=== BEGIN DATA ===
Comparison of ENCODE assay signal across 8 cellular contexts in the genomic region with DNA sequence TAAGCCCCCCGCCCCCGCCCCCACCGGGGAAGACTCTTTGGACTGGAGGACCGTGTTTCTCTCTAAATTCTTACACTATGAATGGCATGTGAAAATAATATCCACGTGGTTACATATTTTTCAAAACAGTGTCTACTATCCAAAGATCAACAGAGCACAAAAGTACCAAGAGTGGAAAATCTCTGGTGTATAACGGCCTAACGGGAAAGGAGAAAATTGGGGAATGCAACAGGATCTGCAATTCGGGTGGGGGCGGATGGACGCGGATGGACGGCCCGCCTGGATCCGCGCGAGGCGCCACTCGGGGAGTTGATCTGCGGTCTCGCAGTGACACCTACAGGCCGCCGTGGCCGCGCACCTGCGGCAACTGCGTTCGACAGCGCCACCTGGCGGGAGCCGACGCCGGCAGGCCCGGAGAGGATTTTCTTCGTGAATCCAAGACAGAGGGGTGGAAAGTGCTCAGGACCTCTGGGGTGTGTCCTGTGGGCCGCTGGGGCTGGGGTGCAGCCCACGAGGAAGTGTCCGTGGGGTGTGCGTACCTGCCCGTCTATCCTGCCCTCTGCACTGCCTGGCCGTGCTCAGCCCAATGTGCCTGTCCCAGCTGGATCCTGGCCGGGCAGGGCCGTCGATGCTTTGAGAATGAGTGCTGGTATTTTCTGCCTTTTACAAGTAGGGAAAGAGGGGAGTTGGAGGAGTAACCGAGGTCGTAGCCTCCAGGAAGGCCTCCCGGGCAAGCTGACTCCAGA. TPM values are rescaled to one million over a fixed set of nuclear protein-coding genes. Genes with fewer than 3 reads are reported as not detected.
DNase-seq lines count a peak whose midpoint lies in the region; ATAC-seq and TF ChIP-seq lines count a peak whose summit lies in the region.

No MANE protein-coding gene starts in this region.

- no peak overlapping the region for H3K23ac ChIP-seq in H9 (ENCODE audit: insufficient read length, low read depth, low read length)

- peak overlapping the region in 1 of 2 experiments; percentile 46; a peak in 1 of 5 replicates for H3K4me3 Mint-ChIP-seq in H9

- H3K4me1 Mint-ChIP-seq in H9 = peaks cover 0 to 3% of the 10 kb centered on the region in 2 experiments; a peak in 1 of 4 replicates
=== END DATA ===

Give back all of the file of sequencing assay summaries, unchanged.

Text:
Comparison of ENCODE assay signal across 8 cellular contexts in the genomic region with DNA sequence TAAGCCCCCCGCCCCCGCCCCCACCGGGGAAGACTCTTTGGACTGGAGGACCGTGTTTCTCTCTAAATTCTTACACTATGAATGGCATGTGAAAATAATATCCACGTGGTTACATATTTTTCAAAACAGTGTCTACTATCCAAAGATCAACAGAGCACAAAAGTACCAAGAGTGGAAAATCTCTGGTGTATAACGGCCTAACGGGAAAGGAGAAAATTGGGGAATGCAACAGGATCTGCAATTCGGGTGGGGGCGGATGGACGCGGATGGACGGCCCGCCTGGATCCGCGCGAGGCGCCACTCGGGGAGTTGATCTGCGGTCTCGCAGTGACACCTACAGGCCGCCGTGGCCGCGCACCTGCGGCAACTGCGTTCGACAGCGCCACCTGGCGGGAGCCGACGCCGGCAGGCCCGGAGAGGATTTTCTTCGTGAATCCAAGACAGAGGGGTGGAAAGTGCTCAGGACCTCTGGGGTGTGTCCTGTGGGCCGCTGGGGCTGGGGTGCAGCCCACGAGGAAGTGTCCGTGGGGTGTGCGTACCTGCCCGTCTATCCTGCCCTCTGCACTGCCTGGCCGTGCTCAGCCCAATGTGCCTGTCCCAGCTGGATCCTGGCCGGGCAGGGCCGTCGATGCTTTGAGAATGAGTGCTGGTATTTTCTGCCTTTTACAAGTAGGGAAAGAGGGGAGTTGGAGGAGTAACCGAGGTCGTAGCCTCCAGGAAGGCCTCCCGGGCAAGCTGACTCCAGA. TPM values are rescaled to one million over a fixed set of nuclear protein-coding genes. Genes with fewer than 3 reads are reported as not detected.
DNase-seq lines count a peak whose midpoint lies in the region; ATAC-seq and TF ChIP-seq lines count a peak whose summit lies in the region.

No MANE protein-coding gene starts in this region.

- no peak overlapping the region for H3K23ac ChIP-seq in H9 (ENCODE audit: insufficient read length, low read depth, low read length)

- peak overlapping the region in 1 of 2 experiments; percentile 46; a peak in 1 of 5 replicates for H3K4me3 Mint-ChIP-seq in H9

- H3K4me1 Mint-ChIP-seq in H9 = peaks cover 0 to 3% of the 10 kb centered on the region in 2 experiments; a peak in 1 of 4 replicates